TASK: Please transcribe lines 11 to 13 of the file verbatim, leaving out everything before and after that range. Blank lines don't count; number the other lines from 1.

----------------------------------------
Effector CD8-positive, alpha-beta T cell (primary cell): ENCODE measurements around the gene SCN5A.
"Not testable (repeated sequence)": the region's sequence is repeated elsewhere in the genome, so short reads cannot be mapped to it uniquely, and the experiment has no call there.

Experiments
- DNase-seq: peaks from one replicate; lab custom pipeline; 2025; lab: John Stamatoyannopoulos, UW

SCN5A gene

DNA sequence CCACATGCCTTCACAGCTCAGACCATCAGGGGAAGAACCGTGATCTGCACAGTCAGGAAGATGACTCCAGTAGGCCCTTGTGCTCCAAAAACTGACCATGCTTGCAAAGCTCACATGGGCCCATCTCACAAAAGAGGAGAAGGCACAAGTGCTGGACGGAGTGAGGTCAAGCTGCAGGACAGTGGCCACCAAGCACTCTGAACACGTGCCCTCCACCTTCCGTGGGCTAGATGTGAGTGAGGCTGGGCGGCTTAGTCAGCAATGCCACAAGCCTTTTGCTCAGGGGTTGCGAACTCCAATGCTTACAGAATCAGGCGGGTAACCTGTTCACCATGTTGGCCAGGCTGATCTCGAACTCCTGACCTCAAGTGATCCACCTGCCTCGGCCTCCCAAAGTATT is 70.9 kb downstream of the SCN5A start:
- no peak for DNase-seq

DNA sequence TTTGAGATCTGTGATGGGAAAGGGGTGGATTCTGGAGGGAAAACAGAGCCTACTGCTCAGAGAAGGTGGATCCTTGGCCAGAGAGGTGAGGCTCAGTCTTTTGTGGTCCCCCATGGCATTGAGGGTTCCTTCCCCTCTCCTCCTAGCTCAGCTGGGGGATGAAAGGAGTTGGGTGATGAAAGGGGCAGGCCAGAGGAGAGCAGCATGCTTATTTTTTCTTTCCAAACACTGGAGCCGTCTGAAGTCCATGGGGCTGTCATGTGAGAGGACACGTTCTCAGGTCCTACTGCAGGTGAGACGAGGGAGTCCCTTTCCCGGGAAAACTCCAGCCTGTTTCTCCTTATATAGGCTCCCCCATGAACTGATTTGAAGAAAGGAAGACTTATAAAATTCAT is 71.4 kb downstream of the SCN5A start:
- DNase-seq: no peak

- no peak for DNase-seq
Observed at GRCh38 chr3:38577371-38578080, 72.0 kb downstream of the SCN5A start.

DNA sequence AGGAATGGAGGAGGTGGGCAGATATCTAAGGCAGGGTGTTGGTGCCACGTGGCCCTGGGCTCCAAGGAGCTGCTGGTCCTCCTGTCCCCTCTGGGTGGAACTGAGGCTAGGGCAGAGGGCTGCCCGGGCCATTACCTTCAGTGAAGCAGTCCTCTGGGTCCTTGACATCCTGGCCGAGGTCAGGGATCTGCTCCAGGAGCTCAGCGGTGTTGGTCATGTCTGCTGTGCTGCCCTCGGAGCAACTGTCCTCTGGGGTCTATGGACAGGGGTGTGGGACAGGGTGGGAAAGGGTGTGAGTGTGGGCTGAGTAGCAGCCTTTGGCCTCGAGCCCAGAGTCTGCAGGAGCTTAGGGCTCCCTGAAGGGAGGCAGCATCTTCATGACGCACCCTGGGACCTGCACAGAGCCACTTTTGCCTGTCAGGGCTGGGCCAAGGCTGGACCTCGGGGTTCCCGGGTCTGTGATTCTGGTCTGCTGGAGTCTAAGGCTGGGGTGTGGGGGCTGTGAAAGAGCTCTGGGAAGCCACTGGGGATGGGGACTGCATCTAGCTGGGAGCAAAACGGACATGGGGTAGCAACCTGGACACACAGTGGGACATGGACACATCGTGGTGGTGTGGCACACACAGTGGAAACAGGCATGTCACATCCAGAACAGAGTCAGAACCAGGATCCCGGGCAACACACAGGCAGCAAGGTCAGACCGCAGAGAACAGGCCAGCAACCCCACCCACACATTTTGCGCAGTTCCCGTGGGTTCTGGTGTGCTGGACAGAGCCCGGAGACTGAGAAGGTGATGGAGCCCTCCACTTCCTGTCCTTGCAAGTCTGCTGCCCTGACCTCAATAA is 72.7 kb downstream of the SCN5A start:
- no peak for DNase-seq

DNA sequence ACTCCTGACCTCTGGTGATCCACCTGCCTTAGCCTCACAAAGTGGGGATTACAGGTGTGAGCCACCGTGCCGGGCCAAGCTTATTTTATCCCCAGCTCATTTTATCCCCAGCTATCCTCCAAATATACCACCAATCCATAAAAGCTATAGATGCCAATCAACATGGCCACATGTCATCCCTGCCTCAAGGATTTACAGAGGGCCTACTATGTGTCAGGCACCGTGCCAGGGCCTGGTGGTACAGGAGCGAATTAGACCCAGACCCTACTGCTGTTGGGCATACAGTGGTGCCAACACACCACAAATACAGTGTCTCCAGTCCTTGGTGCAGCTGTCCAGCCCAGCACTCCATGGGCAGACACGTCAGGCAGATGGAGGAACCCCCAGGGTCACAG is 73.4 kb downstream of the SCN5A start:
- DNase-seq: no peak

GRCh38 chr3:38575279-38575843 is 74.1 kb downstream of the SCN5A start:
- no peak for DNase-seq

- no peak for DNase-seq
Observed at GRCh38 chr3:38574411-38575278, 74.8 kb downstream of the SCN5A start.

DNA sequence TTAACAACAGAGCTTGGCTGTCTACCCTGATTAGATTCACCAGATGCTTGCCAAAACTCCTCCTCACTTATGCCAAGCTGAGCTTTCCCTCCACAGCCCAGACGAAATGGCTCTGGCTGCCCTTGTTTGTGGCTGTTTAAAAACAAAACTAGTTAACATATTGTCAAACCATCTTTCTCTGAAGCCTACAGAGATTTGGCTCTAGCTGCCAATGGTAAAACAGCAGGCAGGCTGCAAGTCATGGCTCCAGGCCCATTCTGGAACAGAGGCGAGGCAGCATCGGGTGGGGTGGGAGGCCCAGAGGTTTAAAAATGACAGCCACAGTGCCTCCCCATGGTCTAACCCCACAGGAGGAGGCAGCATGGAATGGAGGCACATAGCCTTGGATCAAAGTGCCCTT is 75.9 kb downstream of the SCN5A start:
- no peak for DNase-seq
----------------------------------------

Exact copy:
Observed at GRCh38 chr3:38577371-38578080, 72.0 kb downstream of the SCN5A start.

DNA sequence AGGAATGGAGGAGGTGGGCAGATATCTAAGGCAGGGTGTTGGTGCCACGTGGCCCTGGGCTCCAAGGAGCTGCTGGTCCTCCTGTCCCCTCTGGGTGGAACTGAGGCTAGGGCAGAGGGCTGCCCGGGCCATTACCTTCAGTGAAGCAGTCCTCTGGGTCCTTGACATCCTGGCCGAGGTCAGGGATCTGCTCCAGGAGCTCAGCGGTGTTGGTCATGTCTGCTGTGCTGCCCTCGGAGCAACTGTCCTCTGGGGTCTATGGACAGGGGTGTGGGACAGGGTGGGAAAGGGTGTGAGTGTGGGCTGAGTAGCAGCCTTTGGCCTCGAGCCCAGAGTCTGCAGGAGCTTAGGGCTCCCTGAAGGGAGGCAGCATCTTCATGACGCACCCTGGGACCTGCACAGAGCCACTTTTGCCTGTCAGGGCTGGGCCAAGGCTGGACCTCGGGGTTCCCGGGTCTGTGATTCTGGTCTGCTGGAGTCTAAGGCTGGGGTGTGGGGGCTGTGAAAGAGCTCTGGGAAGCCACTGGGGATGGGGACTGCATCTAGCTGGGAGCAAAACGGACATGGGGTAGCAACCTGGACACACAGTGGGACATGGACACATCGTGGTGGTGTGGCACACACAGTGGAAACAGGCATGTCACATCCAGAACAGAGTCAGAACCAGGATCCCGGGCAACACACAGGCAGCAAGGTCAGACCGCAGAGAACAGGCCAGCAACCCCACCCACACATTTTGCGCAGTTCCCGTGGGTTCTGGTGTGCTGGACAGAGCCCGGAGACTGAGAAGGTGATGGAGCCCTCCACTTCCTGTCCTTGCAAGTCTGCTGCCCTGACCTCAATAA is 72.7 kb downstream of the SCN5A start:
- no peak for DNase-seq